On Monday, the Seattle City Council is expected to take its biggest step yet in regulating Lyft, uberX and Sidecar, the ride-service companies that use smartphone apps to connect passengers with drivers using their personal vehicles.
Almost no one is satisfied with the proposal up for a final vote, which would limit each company to a maximum of 150 drivers on the road at any one time, collectively limiting them to 450 drivers working at the same time.
UberX and Lyft have said that isn’t enough drivers to meet demand and that they will shut down operations in the city if it’s passed. Taxi and for-hire advocates say the cap won’t last and the city will devolve into a deregulation experiment reminiscent of one that failed in the 1980s. Smartphone-savvy fans of what the city calls transportation network companies (TNCs) say the free market should dictate what happens with the ride-service industry, not the city.
Building consensus around fair regulations for taxis, for-hire vehicles and TNCs has been a tall order for City Council members.
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For a year now, the council’s taxi committee — usually consisting of Sally Clark, Bruce Harrell and Mike O’Brien — has been meeting about every month in chambers packed with irate drivers and taxi owners anxious about the new direction the city’s ride-service industry is heading.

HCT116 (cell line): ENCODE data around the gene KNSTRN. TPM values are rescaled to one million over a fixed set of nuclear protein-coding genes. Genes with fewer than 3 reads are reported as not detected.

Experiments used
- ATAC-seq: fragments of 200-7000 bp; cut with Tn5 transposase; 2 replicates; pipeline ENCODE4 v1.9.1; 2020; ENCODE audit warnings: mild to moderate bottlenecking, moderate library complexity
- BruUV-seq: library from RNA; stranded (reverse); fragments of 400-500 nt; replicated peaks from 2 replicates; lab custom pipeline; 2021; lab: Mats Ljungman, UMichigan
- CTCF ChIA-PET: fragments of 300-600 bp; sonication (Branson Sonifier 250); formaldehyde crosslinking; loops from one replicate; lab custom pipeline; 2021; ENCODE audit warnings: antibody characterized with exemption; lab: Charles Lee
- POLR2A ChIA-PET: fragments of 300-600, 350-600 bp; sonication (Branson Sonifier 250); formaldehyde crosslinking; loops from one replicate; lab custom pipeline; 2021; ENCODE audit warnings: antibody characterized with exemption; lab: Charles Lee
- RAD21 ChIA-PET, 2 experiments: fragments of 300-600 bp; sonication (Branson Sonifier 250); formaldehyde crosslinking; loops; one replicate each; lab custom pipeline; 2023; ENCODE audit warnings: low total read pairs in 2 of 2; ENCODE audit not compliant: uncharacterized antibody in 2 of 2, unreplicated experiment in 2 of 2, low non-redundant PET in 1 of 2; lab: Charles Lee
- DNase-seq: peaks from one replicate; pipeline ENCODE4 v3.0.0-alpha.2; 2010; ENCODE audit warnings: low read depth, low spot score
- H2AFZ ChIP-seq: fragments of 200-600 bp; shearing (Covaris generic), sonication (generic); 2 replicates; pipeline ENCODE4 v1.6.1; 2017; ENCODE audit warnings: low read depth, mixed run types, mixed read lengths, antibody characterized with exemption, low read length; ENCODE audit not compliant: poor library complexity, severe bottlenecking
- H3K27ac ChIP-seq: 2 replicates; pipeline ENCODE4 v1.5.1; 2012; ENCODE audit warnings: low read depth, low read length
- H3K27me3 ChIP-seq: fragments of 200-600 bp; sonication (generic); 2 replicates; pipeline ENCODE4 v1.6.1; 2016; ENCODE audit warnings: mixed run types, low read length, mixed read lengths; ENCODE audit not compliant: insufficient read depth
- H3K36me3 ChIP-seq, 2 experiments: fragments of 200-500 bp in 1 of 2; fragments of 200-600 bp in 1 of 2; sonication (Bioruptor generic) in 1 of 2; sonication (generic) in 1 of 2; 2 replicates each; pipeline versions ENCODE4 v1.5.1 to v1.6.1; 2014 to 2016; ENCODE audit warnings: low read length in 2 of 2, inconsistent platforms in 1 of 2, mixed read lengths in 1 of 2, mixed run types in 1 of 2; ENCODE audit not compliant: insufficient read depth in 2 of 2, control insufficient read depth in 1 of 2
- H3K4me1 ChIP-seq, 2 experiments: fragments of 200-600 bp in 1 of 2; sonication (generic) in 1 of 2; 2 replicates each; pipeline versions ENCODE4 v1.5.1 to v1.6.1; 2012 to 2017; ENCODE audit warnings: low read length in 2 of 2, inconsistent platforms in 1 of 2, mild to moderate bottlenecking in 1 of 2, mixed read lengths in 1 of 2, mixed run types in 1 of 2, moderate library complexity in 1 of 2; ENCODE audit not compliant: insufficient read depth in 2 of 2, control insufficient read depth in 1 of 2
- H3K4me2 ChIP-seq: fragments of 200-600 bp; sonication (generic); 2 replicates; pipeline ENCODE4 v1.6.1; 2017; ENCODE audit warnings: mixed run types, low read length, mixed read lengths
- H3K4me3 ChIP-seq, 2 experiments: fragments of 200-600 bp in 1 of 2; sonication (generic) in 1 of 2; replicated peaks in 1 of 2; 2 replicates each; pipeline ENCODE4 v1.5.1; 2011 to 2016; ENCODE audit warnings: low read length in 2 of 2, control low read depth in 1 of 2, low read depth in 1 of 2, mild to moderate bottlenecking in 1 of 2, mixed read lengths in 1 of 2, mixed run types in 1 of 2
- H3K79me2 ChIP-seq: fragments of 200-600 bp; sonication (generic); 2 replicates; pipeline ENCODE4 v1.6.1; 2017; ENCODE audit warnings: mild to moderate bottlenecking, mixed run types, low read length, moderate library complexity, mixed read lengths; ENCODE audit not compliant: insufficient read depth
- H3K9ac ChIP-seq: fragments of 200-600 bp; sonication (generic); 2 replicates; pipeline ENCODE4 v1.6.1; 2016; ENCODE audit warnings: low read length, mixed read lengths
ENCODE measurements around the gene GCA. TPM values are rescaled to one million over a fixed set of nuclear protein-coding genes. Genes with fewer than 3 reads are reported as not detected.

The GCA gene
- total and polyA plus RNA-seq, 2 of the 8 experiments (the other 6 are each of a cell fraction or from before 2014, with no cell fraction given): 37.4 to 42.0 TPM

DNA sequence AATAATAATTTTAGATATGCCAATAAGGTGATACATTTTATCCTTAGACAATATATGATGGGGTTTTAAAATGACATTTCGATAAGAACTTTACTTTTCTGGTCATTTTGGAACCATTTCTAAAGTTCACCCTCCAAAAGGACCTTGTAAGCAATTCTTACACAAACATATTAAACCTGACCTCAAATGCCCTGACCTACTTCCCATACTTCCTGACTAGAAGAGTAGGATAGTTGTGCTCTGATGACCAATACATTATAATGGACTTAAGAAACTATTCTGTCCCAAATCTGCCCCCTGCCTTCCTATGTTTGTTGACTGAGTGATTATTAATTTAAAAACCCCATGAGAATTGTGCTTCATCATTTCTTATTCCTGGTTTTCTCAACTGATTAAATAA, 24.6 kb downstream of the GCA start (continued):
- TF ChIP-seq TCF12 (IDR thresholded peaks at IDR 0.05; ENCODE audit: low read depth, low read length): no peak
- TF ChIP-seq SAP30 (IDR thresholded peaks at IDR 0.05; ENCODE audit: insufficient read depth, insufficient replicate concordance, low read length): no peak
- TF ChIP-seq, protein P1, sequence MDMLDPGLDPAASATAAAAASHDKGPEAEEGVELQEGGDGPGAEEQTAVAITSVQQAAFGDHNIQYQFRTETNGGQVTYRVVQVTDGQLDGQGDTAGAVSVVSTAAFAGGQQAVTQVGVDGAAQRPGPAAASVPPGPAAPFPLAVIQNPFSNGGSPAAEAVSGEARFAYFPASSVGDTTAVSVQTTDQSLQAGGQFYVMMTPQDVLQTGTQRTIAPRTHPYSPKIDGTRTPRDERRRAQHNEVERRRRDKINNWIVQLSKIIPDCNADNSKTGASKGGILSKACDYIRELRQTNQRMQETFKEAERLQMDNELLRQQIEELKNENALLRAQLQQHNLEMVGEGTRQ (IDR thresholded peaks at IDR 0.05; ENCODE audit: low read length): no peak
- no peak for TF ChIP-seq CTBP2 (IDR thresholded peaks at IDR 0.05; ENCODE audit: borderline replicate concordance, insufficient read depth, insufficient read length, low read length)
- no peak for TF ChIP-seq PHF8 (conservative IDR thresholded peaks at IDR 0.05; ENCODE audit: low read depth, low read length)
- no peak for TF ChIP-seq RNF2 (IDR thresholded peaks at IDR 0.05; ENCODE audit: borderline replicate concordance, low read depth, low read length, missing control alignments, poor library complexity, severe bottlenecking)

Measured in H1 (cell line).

It’s an experience that has all council members thinking about getting rid of old city regulations.
Councilmembers Sally Bagshaw, Tim Burgess and Tom Rasmussen would like to see all ride services — taxis, for-hire and TNCs — be able to operate within the city without limits placed on how many drivers and vehicles they can have.
Other council members aren’t in favor of deregulation going that far. But O’Brien said he thinks some things, such as customer-service regulations that mandate how drivers should dress, could be done away with completely.
“We need to do some strategic thinking about when it makes sense for us to weigh in and when does it not,” O’Brien said last week.
Historically, changing taxi regulations is a messy business that draws heated debates between unsatisfied customers and those whose jobs are at stake.
The Seattle City Council has been guiding the direction of the for-hire and taxi industry since 1915, when it first licensed 1,451 drivers and tested 47 taxicab meters.
Since then, the council has regulated, deregulated and then regulated again.
For instance, the city first made it illegal for taxi owners to lease their vehicles to other drivers, sometimes for extremely high rates, in 1954. The council then repealed that in 1975.
Four years later, when 400 taxicabs operated in Seattle, the city decided to lift all limits on entry to the market and establish maximum rates that would allow for more price competition. In the years before, the industry had suffered the effects of big layoffs at Boeing and higher gas prices.
“The goal we’ve been trying to achieve in the city of Seattle is to improve taxi service to the public by improving the economic health of the taxicab industry,” said then-City Councilmember Randy Revelle in 1980, according to a City of Seattle report titled “Taxicab Deregulation and Reregulation in Seattle: Lessons Learned.”